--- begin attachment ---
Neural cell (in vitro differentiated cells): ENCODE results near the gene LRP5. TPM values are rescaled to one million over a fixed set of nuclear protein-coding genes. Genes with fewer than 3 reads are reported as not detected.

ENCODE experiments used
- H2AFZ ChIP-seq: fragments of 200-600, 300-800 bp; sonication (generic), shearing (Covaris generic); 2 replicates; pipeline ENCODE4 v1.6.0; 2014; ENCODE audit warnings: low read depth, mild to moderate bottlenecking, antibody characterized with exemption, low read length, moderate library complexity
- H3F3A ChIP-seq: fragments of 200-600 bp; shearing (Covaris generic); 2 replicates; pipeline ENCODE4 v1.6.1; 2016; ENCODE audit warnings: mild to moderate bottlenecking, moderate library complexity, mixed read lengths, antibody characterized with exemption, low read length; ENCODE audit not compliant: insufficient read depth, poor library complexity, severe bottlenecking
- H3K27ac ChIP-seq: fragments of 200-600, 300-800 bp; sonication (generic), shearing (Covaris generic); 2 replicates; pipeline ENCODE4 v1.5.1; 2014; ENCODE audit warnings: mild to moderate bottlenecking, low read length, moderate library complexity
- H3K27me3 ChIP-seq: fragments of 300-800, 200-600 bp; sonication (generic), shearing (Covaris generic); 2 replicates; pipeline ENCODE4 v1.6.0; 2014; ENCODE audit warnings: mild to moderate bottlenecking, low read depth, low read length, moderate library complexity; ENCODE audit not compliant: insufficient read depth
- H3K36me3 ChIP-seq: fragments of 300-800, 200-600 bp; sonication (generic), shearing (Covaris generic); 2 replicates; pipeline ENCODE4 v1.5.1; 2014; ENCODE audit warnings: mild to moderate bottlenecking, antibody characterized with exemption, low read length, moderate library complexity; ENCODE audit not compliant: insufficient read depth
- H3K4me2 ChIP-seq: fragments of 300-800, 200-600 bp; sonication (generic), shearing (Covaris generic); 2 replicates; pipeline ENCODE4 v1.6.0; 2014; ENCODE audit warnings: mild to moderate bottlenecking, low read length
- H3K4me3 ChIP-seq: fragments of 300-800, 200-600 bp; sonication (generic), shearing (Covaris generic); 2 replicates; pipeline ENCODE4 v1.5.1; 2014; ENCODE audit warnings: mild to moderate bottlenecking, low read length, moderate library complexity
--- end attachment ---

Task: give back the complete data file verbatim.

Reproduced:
Neural cell (in vitro differentiated cells): ENCODE results near the gene LRP5. TPM values are rescaled to one million over a fixed set of nuclear protein-coding genes. Genes with fewer than 3 reads are reported as not detected.

ENCODE experiments used
- H2AFZ ChIP-seq: fragments of 200-600, 300-800 bp; sonication (generic), shearing (Covaris generic); 2 replicates; pipeline ENCODE4 v1.6.0; 2014; ENCODE audit warnings: low read depth, mild to moderate bottlenecking, antibody characterized with exemption, low read length, moderate library complexity
- H3F3A ChIP-seq: fragments of 200-600 bp; shearing (Covaris generic); 2 replicates; pipeline ENCODE4 v1.6.1; 2016; ENCODE audit warnings: mild to moderate bottlenecking, moderate library complexity, mixed read lengths, antibody characterized with exemption, low read length; ENCODE audit not compliant: insufficient read depth, poor library complexity, severe bottlenecking
- H3K27ac ChIP-seq: fragments of 200-600, 300-800 bp; sonication (generic), shearing (Covaris generic); 2 replicates; pipeline ENCODE4 v1.5.1; 2014; ENCODE audit warnings: mild to moderate bottlenecking, low read length, moderate library complexity
- H3K27me3 ChIP-seq: fragments of 300-800, 200-600 bp; sonication (generic), shearing (Covaris generic); 2 replicates; pipeline ENCODE4 v1.6.0; 2014; ENCODE audit warnings: mild to moderate bottlenecking, low read depth, low read length, moderate library complexity; ENCODE audit not compliant: insufficient read depth
- H3K36me3 ChIP-seq: fragments of 300-800, 200-600 bp; sonication (generic), shearing (Covaris generic); 2 replicates; pipeline ENCODE4 v1.5.1; 2014; ENCODE audit warnings: mild to moderate bottlenecking, antibody characterized with exemption, low read length, moderate library complexity; ENCODE audit not compliant: insufficient read depth
- H3K4me2 ChIP-seq: fragments of 300-800, 200-600 bp; sonication (generic), shearing (Covaris generic); 2 replicates; pipeline ENCODE4 v1.6.0; 2014; ENCODE audit warnings: mild to moderate bottlenecking, low read length
- H3K4me3 ChIP-seq: fragments of 300-800, 200-600 bp; sonication (generic), shearing (Covaris generic); 2 replicates; pipeline ENCODE4 v1.5.1; 2014; ENCODE audit warnings: mild to moderate bottlenecking, low read length, moderate library complexity